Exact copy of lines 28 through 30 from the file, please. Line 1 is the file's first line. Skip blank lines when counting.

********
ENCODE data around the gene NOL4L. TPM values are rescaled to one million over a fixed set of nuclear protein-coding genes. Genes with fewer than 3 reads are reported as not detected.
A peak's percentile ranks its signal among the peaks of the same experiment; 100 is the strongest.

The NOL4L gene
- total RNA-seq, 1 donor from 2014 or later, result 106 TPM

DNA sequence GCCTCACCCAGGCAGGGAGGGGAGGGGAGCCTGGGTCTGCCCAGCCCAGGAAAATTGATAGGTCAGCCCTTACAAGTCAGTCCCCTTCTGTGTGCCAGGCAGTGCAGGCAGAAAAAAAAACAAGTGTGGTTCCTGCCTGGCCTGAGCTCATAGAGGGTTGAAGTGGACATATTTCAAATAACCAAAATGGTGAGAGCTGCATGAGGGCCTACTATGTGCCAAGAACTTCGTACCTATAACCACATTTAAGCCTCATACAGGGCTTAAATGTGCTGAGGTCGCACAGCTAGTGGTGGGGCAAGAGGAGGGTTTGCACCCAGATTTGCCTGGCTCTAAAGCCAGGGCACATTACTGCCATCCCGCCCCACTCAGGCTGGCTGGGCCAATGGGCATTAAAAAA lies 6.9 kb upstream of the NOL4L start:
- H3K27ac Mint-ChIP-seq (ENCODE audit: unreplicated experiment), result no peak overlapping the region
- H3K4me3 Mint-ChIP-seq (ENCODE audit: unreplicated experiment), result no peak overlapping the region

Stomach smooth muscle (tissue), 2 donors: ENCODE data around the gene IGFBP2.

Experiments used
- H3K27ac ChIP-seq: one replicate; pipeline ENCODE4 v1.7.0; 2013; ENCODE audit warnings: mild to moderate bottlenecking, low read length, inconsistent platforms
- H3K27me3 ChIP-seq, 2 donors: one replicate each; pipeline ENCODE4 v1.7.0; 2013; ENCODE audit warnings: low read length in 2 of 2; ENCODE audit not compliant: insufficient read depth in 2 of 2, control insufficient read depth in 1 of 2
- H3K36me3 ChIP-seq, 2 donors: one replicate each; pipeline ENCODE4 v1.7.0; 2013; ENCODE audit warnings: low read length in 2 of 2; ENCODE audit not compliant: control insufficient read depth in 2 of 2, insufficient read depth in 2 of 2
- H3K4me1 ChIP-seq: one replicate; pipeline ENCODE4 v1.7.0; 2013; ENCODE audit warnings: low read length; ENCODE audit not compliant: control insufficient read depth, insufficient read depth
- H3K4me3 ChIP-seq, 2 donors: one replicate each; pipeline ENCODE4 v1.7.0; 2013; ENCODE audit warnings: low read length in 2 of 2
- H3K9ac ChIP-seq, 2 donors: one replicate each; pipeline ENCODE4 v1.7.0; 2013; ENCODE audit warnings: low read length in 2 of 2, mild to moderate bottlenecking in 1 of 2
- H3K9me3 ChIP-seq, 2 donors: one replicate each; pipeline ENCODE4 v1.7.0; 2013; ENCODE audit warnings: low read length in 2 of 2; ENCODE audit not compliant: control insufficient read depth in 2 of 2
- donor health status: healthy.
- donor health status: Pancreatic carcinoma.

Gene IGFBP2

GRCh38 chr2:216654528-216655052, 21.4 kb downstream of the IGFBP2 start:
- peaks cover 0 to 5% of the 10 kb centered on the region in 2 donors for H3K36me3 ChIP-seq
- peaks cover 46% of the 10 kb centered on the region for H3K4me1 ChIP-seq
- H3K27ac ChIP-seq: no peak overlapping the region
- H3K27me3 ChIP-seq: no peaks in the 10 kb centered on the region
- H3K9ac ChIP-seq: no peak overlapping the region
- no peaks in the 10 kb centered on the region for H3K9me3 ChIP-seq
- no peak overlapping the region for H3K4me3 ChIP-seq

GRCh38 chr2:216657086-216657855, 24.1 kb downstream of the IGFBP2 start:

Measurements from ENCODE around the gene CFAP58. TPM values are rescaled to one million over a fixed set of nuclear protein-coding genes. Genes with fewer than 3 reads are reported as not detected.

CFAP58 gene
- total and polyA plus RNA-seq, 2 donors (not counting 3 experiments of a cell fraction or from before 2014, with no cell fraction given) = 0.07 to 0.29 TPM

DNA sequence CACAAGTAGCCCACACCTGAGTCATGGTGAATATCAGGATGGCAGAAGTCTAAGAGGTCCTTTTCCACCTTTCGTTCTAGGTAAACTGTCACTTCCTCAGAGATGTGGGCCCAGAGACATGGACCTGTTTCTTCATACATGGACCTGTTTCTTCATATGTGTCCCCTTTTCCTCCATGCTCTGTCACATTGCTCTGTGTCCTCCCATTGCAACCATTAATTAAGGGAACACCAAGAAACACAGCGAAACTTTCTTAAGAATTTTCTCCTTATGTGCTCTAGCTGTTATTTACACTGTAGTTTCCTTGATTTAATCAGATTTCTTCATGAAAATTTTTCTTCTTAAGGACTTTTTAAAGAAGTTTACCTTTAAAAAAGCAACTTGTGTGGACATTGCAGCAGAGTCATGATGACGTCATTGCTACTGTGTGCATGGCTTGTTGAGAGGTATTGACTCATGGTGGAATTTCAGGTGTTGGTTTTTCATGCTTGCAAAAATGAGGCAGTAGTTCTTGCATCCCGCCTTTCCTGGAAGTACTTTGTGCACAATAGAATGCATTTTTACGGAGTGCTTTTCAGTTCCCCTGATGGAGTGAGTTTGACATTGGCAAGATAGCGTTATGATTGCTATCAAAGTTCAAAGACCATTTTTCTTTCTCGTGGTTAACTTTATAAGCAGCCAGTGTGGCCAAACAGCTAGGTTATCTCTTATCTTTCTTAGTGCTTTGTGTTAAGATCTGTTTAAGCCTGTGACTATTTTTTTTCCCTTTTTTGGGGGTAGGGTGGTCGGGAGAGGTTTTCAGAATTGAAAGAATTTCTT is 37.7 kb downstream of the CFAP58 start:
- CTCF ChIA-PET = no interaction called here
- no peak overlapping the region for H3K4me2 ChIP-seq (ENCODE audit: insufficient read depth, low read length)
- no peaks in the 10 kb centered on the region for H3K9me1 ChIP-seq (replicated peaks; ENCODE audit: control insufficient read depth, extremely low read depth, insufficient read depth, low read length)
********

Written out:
GRCh38 chr2:216657086-216657855, 24.1 kb downstream of the IGFBP2 start:

Measurements from ENCODE around the gene CFAP58. TPM values are rescaled to one million over a fixed set of nuclear protein-coding genes. Genes with fewer than 3 reads are reported as not detected.

CFAP58 gene